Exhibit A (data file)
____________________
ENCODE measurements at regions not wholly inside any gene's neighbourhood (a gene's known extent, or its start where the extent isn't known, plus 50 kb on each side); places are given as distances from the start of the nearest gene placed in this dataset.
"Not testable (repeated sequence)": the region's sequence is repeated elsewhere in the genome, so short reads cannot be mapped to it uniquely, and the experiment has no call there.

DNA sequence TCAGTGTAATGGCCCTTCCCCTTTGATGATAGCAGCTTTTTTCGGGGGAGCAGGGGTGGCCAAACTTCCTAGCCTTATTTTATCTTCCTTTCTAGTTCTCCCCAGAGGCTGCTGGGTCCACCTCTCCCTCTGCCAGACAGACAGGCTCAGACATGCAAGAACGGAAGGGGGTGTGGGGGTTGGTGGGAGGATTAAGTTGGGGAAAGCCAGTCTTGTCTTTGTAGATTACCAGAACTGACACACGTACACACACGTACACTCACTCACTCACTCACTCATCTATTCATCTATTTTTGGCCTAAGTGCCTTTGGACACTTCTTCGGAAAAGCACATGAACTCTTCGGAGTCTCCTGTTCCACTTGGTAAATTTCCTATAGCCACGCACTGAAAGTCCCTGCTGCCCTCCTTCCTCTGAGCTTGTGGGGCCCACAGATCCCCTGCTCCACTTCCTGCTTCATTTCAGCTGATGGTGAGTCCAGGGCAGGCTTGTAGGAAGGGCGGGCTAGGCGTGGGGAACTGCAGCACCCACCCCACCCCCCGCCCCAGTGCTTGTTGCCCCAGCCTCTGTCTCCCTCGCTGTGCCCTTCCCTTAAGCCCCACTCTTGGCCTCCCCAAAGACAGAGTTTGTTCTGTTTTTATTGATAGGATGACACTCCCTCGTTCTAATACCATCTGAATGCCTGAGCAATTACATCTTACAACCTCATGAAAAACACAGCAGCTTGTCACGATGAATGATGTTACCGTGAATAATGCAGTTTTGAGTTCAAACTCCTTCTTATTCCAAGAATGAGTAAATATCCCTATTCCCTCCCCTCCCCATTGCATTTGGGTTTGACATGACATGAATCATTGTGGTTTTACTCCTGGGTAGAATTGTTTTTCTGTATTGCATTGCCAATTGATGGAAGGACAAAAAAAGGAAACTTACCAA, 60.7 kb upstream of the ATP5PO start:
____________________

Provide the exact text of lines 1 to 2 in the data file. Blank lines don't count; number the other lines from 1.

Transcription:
ENCODE measurements at regions not wholly inside any gene's neighbourhood (a gene's known extent, or its start where the extent isn't known, plus 50 kb on each side); places are given as distances from the start of the nearest gene placed in this dataset.
"Not testable (repeated sequence)": the region's sequence is repeated elsewhere in the genome, so short reads cannot be mapped to it uniquely, and the experiment has no call there.